Kensington creates souvenir chocolate brand

Posted on May 26 2023

Kensington Hotel Saipan Food & Beverage director Eun Ah “Amy” Cho, center, is flanked by pastry chef Sung Won “Sam” Hong, left, and chef Haena Kim while showing off the hotel’s Chico de Marianas souvenir chocolates. (Photos by MARK RABAGO)

The CNMI now has a chocolate souvenir it can proudly call its own with Kensington Hotel Saipan launching its Chico de Marianas brand of chocolates.

Inspired by Kiss of Marianas in Chamorro, Chico de Marianas encapsulates the unique flavors the Marianas has to offer—ma’aksom (citrus sour lime), duci (tropical sweet mango), pika (spicy hot pepper), and ppwil (creamy sweet potato)—all encased in premium Belgian chocolate.

Organically grown small-round type Saipan limes, ma’aksom is known for its juicy flesh, acidic flavor, and refreshing aroma, while duci are mangoes grown on Saipan that have a dainty subtle curve with blushing red end and golden yellow flesh inside.

Pika, meanwhile, has been made famous by Tinian’s yearly Pika Fest that celebrates the island’s donne sali hot pepper, which may be small in size, but intensely spicy in taste.

Lastly, ppwil is Rota’s kamutis sweet potatoes that are known for their sweet flavor, rich texture, and tinted purple color.

Kensington Hotel Food & Beverage director Eun Ah “Amy” Cho said indulging on Chico de Marianas also has steps as you have to enjoy them in order—sour (ma’aksom), sweet (duci), spicy (pika), and creamy (ppwil)—to experience the rich flavor of the chocolate more.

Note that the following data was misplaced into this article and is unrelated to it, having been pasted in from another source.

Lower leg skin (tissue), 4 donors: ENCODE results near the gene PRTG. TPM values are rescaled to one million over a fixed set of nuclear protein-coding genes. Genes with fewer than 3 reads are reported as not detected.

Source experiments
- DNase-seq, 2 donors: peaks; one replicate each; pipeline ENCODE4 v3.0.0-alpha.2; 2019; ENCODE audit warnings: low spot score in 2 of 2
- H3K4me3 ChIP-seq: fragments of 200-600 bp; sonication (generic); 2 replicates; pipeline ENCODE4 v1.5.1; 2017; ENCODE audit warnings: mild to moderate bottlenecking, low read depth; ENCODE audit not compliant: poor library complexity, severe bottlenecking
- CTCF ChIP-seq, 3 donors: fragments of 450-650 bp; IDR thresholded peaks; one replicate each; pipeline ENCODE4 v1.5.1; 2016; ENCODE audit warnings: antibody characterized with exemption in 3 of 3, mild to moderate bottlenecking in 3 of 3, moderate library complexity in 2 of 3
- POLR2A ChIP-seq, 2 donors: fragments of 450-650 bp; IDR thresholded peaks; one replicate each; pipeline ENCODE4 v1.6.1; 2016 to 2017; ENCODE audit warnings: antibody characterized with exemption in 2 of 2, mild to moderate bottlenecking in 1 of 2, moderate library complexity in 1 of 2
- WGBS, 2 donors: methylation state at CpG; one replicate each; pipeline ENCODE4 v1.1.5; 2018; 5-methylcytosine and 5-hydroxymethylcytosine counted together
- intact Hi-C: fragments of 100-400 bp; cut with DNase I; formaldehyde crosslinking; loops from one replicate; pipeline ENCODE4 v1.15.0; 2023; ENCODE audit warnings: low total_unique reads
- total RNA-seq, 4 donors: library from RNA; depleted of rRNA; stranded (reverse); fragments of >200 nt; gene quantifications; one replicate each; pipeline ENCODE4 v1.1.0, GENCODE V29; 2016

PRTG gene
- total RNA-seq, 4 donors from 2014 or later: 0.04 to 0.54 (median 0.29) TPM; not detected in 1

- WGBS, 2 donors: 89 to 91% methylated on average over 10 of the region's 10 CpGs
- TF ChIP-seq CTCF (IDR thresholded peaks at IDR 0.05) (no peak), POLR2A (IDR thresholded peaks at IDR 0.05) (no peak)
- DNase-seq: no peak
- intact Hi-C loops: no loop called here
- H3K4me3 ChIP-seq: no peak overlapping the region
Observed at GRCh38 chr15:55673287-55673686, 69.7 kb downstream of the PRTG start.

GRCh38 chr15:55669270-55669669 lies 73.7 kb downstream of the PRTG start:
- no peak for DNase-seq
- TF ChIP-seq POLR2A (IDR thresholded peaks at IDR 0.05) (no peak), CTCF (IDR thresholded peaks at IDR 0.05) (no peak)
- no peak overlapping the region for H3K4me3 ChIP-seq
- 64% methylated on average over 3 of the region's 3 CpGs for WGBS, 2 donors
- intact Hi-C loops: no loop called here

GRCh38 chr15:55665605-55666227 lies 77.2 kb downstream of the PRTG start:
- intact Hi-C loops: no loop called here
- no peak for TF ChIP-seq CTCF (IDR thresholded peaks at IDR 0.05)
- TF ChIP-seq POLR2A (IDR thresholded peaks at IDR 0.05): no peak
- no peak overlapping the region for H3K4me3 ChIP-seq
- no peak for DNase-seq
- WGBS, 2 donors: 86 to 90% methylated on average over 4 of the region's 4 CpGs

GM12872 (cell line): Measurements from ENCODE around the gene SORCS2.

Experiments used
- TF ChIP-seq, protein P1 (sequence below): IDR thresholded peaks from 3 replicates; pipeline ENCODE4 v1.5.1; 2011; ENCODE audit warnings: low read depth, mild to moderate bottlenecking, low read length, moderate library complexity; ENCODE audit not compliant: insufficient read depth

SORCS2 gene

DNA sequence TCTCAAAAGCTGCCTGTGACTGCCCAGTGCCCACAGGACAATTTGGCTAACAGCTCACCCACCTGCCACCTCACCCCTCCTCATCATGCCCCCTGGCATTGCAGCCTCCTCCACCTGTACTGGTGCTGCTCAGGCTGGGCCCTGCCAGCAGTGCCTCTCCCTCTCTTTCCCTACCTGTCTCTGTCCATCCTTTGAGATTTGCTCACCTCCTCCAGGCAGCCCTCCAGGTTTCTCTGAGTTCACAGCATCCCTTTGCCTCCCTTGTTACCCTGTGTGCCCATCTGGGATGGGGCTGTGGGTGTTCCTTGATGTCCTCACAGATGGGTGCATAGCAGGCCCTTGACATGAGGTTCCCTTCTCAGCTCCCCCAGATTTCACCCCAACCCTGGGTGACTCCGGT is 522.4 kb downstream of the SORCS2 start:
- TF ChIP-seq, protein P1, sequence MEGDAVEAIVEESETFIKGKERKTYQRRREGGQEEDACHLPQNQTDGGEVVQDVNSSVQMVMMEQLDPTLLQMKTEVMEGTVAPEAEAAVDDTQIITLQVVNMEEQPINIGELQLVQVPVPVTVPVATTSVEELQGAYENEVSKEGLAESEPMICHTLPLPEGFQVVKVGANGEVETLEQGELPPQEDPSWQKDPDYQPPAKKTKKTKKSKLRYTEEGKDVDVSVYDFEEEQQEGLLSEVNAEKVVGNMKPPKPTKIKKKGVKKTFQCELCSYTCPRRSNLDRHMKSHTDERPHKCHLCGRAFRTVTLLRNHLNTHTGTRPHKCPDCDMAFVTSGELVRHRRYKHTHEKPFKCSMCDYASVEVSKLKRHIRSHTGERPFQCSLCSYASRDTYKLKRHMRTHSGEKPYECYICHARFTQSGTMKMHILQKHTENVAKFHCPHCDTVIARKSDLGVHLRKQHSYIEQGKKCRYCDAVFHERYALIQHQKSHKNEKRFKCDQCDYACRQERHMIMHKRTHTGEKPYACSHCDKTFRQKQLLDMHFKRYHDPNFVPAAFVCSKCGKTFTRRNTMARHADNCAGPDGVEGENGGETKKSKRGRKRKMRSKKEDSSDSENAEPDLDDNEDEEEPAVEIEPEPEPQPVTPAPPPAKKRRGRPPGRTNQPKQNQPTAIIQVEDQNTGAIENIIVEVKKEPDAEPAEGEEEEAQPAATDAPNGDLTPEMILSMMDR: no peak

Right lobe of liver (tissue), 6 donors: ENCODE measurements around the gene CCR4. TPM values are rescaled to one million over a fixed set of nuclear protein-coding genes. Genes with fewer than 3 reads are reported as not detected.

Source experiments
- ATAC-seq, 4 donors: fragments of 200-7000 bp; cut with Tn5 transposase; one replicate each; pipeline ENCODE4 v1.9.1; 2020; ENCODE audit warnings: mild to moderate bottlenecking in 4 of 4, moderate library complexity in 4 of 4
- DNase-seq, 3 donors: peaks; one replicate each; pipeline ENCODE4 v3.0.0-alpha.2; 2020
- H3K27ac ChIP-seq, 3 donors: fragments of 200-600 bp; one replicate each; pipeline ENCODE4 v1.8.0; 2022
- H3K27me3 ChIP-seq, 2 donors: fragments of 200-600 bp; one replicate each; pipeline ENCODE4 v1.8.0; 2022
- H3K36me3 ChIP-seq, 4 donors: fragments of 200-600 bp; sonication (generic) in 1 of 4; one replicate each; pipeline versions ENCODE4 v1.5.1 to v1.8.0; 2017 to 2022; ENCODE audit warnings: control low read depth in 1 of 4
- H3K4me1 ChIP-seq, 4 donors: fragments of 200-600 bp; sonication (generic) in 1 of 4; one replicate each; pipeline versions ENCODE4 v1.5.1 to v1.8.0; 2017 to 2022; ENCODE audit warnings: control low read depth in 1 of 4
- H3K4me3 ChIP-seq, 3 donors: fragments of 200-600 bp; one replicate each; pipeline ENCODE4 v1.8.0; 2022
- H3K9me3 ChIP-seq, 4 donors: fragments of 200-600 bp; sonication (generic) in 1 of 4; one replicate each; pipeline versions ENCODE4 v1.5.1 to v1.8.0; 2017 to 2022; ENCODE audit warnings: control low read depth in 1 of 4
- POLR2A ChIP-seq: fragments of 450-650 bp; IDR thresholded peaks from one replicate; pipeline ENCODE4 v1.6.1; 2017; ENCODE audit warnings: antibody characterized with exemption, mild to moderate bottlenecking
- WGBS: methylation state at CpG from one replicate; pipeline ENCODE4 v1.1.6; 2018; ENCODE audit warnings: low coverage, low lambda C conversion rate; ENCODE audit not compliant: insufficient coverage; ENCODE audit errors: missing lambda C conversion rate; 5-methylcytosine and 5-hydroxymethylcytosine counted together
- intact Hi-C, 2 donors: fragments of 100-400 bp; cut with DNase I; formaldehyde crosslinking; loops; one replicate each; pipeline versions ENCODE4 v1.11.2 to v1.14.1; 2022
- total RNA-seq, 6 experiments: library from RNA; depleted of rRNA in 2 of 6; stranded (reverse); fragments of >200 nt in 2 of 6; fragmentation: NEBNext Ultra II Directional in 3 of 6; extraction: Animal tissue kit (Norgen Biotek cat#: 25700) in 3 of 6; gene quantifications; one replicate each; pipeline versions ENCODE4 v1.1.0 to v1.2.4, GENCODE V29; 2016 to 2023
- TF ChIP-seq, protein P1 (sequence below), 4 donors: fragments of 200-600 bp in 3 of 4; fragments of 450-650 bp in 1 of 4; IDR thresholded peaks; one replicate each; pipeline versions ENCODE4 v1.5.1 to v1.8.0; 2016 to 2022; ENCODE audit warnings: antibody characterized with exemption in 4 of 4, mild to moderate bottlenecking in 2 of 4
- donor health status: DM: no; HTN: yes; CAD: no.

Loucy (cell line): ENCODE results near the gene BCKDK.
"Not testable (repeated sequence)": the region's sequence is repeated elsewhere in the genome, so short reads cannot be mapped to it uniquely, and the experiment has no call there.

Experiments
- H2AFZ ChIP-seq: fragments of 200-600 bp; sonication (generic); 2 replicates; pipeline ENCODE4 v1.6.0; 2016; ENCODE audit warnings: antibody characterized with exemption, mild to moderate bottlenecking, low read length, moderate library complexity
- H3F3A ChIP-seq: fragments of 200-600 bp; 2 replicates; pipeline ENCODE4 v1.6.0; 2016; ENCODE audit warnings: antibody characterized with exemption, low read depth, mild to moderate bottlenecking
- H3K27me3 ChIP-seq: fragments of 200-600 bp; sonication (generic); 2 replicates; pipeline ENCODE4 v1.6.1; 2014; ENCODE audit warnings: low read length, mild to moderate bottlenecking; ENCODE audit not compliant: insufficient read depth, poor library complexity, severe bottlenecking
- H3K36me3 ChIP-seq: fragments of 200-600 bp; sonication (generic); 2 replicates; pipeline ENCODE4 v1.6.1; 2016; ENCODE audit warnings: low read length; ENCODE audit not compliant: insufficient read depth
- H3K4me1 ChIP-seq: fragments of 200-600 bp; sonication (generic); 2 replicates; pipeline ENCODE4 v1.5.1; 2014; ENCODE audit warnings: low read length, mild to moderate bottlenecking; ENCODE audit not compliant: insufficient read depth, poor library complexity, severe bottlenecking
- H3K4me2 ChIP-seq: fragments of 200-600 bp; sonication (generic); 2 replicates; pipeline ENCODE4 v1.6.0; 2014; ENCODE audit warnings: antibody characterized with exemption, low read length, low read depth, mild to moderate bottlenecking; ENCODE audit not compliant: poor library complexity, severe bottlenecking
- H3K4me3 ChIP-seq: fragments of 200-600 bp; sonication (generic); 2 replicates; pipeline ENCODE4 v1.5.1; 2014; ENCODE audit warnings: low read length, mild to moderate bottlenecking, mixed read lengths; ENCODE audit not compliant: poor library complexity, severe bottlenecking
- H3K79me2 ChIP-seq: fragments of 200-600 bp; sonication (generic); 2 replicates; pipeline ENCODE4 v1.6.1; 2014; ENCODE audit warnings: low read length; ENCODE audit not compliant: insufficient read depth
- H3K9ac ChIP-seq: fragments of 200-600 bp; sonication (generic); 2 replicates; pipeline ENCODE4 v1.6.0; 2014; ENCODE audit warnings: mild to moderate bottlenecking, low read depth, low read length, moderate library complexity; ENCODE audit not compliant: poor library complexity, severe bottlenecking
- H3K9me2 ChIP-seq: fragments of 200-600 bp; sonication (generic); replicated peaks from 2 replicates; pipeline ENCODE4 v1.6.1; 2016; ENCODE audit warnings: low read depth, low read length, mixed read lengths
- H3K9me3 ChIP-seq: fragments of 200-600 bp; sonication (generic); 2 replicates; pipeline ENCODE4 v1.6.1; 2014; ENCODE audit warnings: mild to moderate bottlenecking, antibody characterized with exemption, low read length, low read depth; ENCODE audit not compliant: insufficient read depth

Pastry chef Sung Won “Sam” Hong said they chose the first four flavors of Chico de Marianas because they best identify the tropical paradise of the CNMI.

“We want to use local produce that’s why we chose the local lime, local mango, Tinian hot pepper, and Rota sweet potato,” he said adding that they want local farmers to sell them limes, mangoes, hot peppers, and sweet potatoes so they can ramp up production of Chico de Marianas.

After starting two weeks ago, Cho they currently make 100 boxes a day which is exactly 400 pieces of Chico de Marianas.

“Target is to make Chico de Marianas the souvenir chocolate of choice to bring home by tourists after visiting the CNMI,” she said.

A line of duci (tropical sweet mango) chocolates fresh from Kensington Hotel Saipan’s own factory.


Chico de Marianas so far has four flavors—ma’aksom (citrus sour lime), duci (tropical sweet mango), pika (spicy hot pepper), and ppwil (creamy sweet potato).

Cho and Hong said Kensington Hotel is open to develop more flavors using local produce like breadfruit (malafala) and coconut.

Both also acknowledged the candy-making skills of chef Haena Kim.

“She is a very good candymaker and can basically make a chocolate out of everything,” said Cho.

“I like spicy flavors and I like making chocolates,” said Kim.

Chico de Marianas is not only enticing tourists, but is also welcomed by local residents.

According to Cho, local customers buy the chocolate as gifts for their loved ones or whom they want to express appreciation to.

Some residents purchase Chico de Marianas when they travel and visit friends and families overseas.

Chico de Marianas is available 10am-5pm everyday at OHAS Café in Kensington Hotel Saipan. It will soon be available at Kensington Hotel’s sister hotels Pacific Islands Club Saipan and Coral Ocean Resort. It costs only $19.90 per box and $70 for four boxes.

For more information about Chico de Marianas or to reserve orders, call (670) 322-3311.

Mark Rabago | Associate Editor
Mark Rabago is the Associate Editor of Saipan Tribune. Contact him at
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